Now, with the end in sight, the time for persuasion has passed. The volunteers' single goal is to ensure that every known Romney supporter votes.
Most join an army of foot soldiers who have slogged the northeast suburbs since early summer. By last Wednesday, the campaign had knocked on doors 151,887 times in Hamilton County -- an imposing figure, but deceptive, as many knocks went unanswered and many households were covered more than once.
Thousands more were to be blitzed before Election Day.
"This is the first time in many cycles that the Republican presidential campaign has emphasized door-knocking over phone banks," Mr. Jennings said. Across Ohio, he said, Mr. Romney's campaign is knocking on 19 times as many doors as Senator John McCain's campaign did four years ago.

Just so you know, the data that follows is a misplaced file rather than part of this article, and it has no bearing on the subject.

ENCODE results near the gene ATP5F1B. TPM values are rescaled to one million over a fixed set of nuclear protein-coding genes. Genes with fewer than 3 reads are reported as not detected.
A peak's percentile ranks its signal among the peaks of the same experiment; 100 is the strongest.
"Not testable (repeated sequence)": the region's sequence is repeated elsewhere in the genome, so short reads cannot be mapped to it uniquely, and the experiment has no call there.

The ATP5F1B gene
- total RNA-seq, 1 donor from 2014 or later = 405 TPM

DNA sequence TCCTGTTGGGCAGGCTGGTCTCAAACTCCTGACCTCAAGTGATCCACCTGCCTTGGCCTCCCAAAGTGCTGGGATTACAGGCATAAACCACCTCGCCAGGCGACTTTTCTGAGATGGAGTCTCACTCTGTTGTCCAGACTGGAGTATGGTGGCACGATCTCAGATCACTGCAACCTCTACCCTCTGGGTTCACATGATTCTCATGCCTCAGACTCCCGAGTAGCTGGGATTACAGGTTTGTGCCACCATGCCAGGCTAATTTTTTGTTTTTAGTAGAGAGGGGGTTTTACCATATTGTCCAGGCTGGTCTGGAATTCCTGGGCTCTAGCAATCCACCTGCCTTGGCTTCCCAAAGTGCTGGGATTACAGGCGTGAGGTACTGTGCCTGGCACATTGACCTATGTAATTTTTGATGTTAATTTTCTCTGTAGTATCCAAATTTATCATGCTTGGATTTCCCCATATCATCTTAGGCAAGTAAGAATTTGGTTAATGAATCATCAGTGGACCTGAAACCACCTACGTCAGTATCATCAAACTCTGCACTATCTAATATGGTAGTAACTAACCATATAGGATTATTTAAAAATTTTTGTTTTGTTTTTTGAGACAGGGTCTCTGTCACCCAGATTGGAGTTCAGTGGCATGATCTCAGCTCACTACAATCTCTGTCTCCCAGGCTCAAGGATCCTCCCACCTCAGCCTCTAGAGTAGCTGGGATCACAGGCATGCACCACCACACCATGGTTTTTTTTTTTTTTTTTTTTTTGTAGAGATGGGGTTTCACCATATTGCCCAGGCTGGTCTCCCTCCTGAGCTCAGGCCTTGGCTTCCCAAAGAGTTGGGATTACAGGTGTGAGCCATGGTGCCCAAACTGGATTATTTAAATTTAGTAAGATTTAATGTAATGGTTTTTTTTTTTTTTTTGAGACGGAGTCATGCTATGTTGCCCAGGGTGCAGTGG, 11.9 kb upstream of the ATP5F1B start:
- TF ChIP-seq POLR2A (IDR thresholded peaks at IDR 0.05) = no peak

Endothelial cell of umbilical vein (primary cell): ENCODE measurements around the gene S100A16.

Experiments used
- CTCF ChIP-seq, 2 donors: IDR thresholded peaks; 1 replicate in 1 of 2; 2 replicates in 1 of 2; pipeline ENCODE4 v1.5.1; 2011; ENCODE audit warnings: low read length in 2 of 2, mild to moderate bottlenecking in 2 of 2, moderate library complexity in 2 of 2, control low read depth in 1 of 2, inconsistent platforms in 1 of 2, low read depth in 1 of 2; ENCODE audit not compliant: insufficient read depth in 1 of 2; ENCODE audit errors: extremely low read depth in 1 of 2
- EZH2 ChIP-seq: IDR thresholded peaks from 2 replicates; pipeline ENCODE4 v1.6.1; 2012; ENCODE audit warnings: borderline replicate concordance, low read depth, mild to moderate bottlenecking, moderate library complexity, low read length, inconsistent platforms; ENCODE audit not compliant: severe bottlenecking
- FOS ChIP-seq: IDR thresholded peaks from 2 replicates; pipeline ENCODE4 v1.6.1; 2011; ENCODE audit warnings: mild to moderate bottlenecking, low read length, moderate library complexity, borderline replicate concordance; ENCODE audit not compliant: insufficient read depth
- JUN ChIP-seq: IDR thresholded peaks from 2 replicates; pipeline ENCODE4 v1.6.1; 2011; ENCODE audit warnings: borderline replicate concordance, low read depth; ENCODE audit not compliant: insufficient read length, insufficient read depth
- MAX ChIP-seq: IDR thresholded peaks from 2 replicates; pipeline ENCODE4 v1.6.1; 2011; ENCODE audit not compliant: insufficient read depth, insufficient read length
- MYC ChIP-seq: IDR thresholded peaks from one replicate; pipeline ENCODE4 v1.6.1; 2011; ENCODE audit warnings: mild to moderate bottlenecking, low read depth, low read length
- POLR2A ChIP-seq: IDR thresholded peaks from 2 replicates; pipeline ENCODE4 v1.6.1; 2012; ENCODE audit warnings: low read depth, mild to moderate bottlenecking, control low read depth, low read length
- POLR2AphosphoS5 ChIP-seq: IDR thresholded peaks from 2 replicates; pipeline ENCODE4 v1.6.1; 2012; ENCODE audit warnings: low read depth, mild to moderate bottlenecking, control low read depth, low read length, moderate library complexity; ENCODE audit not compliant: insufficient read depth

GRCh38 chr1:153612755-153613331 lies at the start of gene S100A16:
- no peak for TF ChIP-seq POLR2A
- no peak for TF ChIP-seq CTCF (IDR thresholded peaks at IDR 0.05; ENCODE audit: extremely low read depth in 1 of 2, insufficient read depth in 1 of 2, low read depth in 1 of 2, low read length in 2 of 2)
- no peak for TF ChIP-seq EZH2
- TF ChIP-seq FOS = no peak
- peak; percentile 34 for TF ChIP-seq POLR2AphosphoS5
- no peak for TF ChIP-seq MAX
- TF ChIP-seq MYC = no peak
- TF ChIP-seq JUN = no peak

In large part, of course, that is because Mr. McCain's Ohio campaign was starved for money. But it also reflects reality: land lines are being replaced by cellphones that canvassers cannot reach, and those landlines that remain are so overwhelmed that owners have become deadened to appeals.
"Look, everybody in Ohio with a phone and a pair of scissors is going to figure it out sooner or later," Mr. Jennings said. "They're being bombarded. Everyone in Ohio has a robo-dialer."
Indeed, as of six days before the election, Mr. Romney's telephone banks had made 397,741 calls in Hamilton County alone, albeit far fewer were successfully completed.
Consider a recent evening at the Kenwood center, where Mr. Kelley punched buttons on a telephone linked to a computer database of numbers of likely Republican voters.
"Is this Mr. Weaver?" he asked.
The person on the other end immediately hung up.